Description of original award (Fiscal Year 2022, $446,059)
There is a significant and growing body of research documenting the poor undergraduate and graduate training of criminal justice, child protection, and medical and mental health professionals to address key aspects of child abuse. Unless this training is received on the job, when the skills are most needed, many of these professionals may go their entire careers lacking the necessary skills to investigate, prosecute, treat, or otherwise respond to the needs of child abuse victims or offenders. When universities and other institutions of higher education fail to teach practical information to the child protection professionals of tomorrow, these professionals must instead learn on the job with the lives and wellbeing of children hanging in the balance.
In 2003, WSU received an award from the Office of Juvenile Justice and Delinquency Prevention (OJJDP) to develop a program called the National Child Protection Training Center (NCPTC), Through NCPTC, WSU developed model undergraduate and graduate training, and designed an interdisciplinary minor called Child Advocacy Studies (CAST). CAST has now spread to every region of the country, with 85 programs nationwide.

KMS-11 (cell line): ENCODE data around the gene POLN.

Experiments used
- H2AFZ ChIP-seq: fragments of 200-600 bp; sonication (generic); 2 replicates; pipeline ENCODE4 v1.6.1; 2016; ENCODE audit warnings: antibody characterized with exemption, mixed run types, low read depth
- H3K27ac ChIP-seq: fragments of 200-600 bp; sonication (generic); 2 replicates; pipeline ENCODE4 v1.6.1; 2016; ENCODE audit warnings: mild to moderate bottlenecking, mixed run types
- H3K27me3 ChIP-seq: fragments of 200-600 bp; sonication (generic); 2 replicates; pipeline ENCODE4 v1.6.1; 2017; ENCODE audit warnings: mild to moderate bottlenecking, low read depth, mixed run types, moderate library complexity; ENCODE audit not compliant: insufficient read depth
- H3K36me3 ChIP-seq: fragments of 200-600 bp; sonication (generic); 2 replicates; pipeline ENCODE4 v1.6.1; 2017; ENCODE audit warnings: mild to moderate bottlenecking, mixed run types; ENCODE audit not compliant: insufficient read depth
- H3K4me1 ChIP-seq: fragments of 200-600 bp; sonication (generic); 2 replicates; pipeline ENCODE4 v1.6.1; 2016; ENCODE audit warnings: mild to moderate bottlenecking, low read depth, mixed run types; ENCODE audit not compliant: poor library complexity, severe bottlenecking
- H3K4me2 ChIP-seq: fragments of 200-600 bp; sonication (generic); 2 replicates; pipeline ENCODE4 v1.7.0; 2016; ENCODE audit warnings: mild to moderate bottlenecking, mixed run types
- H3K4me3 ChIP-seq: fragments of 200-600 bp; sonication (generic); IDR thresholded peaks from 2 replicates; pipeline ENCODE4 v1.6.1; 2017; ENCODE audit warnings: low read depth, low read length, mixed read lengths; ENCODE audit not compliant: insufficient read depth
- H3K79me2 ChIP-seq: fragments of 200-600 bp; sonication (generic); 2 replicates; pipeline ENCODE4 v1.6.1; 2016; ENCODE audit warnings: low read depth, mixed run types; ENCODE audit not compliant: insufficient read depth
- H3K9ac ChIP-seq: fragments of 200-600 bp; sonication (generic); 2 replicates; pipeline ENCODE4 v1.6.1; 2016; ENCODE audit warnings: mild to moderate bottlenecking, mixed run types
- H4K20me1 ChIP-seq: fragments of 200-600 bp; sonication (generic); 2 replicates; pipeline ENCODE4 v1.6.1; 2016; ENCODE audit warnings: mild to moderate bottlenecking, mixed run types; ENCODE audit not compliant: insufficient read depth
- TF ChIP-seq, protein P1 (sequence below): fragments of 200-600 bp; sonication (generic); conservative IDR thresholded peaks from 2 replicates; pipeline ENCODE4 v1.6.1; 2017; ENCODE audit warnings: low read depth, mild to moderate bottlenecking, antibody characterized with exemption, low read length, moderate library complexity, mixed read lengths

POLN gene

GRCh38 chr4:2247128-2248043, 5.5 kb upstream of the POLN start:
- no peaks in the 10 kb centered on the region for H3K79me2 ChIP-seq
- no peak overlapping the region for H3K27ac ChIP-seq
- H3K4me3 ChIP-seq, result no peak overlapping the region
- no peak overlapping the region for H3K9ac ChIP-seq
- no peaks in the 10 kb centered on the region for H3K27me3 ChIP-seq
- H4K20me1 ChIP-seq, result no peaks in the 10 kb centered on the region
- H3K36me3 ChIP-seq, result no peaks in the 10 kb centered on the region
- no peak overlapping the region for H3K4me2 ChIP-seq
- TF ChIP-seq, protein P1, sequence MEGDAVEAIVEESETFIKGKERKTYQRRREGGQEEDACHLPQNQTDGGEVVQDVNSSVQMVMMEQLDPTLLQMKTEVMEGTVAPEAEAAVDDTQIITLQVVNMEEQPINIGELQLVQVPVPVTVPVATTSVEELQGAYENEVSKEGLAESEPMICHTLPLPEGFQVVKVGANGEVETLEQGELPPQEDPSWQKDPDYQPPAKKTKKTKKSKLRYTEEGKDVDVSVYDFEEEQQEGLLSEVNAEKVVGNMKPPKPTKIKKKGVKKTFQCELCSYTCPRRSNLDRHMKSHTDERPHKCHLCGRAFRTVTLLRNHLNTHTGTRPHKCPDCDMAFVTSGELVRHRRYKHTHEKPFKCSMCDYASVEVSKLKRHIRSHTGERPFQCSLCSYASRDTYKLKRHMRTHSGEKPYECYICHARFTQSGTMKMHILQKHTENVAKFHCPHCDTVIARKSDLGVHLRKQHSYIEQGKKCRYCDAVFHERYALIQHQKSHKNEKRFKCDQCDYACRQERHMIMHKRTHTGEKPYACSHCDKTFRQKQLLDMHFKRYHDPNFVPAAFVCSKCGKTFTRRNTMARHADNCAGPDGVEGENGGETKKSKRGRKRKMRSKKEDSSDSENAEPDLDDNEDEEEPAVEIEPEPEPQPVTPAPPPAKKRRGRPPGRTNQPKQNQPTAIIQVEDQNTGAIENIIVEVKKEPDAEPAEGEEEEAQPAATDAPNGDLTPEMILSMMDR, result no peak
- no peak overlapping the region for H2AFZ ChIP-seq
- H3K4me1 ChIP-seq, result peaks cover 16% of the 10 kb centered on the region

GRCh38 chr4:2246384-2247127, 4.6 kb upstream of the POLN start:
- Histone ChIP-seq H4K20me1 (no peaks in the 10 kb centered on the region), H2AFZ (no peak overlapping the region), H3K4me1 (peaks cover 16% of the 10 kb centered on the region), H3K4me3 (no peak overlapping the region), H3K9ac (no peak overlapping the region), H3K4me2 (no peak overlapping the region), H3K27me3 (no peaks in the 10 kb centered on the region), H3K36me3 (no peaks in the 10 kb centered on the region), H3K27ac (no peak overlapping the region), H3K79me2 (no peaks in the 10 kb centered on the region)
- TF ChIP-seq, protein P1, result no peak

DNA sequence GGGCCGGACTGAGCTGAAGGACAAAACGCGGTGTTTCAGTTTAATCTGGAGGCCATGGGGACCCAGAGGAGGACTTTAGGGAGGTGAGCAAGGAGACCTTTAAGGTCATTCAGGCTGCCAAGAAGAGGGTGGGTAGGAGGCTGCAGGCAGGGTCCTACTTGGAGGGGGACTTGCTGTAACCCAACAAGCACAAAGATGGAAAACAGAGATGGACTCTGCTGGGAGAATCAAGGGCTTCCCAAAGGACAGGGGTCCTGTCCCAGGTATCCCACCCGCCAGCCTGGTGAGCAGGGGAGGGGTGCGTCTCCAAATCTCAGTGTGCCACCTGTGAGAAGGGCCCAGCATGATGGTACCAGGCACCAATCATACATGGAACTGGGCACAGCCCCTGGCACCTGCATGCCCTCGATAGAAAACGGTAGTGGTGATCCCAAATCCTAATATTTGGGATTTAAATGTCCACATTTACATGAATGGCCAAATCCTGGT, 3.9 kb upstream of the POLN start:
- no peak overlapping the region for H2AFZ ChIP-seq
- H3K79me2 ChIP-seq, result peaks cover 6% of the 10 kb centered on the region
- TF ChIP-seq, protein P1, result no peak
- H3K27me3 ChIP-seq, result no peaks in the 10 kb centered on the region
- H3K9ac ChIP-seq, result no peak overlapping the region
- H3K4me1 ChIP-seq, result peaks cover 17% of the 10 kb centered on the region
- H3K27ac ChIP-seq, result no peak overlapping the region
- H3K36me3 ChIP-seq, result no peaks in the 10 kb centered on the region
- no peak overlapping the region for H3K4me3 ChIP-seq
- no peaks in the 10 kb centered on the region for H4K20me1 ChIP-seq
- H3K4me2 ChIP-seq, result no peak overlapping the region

To ensure that child protection personnel and other mandated reporters receive evidence-based training on identifying and screening children for exposure to and experience of violence, Zero Abuse will implement the Building the Capacity of Undergraduate and Graduate Programs to Train Child Protection Personnel Project. To support OJJDP’s goal to increase the knowledge base of mandated reporters and child protection professionals by creating, enhancing, or expanding and distributing training on evidence-based methods for identifying and screening children for exposure to violence, Zero Abuse will:
Examine the landscape to assess knowledge gaps on the frontlines in undergraduate and graduate postsecondary education;
Formalize and expand Zero Abuse’s comprehensive plan for integrating new and enhanced training curricula into post-secondary education programs; and
Develop and disseminate a comprehensive, evidence-based model for training child protection professionals and mandated reporters.
The Project will increase child advocacy training opportunities in undergraduate and graduate programs, provide schools with ‘ready-to-deliver’ CAST Toolkits to support their training efforts, and support the integration of these trainings into degree and certificate-based tracks for child protection professionals.